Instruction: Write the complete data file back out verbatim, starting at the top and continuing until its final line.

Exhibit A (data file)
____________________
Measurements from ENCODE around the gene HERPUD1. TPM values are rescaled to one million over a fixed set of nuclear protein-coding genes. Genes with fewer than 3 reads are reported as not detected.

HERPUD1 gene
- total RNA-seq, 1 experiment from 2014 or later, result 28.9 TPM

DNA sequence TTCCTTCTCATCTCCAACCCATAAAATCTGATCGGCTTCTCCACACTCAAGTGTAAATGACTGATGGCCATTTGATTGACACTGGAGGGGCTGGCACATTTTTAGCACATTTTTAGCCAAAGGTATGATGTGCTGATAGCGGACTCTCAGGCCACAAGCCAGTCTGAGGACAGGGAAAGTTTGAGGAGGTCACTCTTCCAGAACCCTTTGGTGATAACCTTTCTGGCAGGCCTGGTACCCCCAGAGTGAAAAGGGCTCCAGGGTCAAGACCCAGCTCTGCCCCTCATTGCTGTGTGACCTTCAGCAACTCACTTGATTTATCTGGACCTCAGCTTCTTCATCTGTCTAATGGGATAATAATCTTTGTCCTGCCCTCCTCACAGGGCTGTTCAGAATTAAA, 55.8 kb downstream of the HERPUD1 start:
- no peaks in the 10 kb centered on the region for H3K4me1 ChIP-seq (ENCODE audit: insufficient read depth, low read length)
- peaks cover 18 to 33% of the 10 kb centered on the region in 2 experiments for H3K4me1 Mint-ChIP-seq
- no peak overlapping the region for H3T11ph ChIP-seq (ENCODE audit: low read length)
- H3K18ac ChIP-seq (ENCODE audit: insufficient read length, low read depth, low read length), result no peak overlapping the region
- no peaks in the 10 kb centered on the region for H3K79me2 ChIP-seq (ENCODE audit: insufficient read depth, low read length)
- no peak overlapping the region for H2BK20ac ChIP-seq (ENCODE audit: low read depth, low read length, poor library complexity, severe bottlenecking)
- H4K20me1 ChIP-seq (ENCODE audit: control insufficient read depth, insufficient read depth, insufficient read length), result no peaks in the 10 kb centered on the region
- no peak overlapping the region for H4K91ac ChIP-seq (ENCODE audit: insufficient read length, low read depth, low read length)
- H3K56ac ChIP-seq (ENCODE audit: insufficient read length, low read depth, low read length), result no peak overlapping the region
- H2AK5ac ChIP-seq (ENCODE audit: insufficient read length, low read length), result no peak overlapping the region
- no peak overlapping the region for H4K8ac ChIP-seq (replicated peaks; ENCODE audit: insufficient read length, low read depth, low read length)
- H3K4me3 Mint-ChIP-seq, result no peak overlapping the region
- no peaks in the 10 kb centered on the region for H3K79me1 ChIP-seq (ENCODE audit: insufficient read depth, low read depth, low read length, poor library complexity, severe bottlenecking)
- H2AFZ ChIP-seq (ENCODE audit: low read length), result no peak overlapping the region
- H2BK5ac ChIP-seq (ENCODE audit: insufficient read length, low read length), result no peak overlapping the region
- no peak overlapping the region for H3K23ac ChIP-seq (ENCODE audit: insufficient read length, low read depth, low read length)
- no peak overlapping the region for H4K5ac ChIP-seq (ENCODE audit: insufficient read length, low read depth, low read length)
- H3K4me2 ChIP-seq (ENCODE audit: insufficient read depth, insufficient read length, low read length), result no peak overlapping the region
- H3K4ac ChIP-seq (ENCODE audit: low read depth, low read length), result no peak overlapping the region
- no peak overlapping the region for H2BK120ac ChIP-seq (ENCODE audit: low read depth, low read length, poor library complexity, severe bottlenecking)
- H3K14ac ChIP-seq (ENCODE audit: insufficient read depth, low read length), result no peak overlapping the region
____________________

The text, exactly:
Measurements from ENCODE around the gene HERPUD1. TPM values are rescaled to one million over a fixed set of nuclear protein-coding genes. Genes with fewer than 3 reads are reported as not detected.

HERPUD1 gene
- total RNA-seq, 1 experiment from 2014 or later, result 28.9 TPM

DNA sequence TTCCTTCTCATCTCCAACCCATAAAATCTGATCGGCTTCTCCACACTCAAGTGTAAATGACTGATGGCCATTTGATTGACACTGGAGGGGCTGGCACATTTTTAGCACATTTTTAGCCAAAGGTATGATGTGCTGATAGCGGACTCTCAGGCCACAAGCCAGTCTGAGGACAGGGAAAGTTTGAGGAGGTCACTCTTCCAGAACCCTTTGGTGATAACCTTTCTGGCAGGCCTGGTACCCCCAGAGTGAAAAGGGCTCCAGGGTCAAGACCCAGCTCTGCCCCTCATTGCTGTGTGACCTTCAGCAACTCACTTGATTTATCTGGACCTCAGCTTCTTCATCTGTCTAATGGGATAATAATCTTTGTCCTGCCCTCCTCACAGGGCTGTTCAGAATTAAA, 55.8 kb downstream of the HERPUD1 start:
- no peaks in the 10 kb centered on the region for H3K4me1 ChIP-seq (ENCODE audit: insufficient read depth, low read length)
- peaks cover 18 to 33% of the 10 kb centered on the region in 2 experiments for H3K4me1 Mint-ChIP-seq
- no peak overlapping the region for H3T11ph ChIP-seq (ENCODE audit: low read length)
- H3K18ac ChIP-seq (ENCODE audit: insufficient read length, low read depth, low read length), result no peak overlapping the region
- no peaks in the 10 kb centered on the region for H3K79me2 ChIP-seq (ENCODE audit: insufficient read depth, low read length)
- no peak overlapping the region for H2BK20ac ChIP-seq (ENCODE audit: low read depth, low read length, poor library complexity, severe bottlenecking)
- H4K20me1 ChIP-seq (ENCODE audit: control insufficient read depth, insufficient read depth, insufficient read length), result no peaks in the 10 kb centered on the region
- no peak overlapping the region for H4K91ac ChIP-seq (ENCODE audit: insufficient read length, low read depth, low read length)
- H3K56ac ChIP-seq (ENCODE audit: insufficient read length, low read depth, low read length), result no peak overlapping the region
- H2AK5ac ChIP-seq (ENCODE audit: insufficient read length, low read length), result no peak overlapping the region
- no peak overlapping the region for H4K8ac ChIP-seq (replicated peaks; ENCODE audit: insufficient read length, low read depth, low read length)
- H3K4me3 Mint-ChIP-seq, result no peak overlapping the region
- no peaks in the 10 kb centered on the region for H3K79me1 ChIP-seq (ENCODE audit: insufficient read depth, low read depth, low read length, poor library complexity, severe bottlenecking)
- H2AFZ ChIP-seq (ENCODE audit: low read length), result no peak overlapping the region
- H2BK5ac ChIP-seq (ENCODE audit: insufficient read length, low read length), result no peak overlapping the region
- no peak overlapping the region for H3K23ac ChIP-seq (ENCODE audit: insufficient read length, low read depth, low read length)
- no peak overlapping the region for H4K5ac ChIP-seq (ENCODE audit: insufficient read length, low read depth, low read length)
- H3K4me2 ChIP-seq (ENCODE audit: insufficient read depth, insufficient read length, low read length), result no peak overlapping the region
- H3K4ac ChIP-seq (ENCODE audit: low read depth, low read length), result no peak overlapping the region
- no peak overlapping the region for H2BK120ac ChIP-seq (ENCODE audit: low read depth, low read length, poor library complexity, severe bottlenecking)
- H3K14ac ChIP-seq (ENCODE audit: insufficient read depth, low read length), result no peak overlapping the region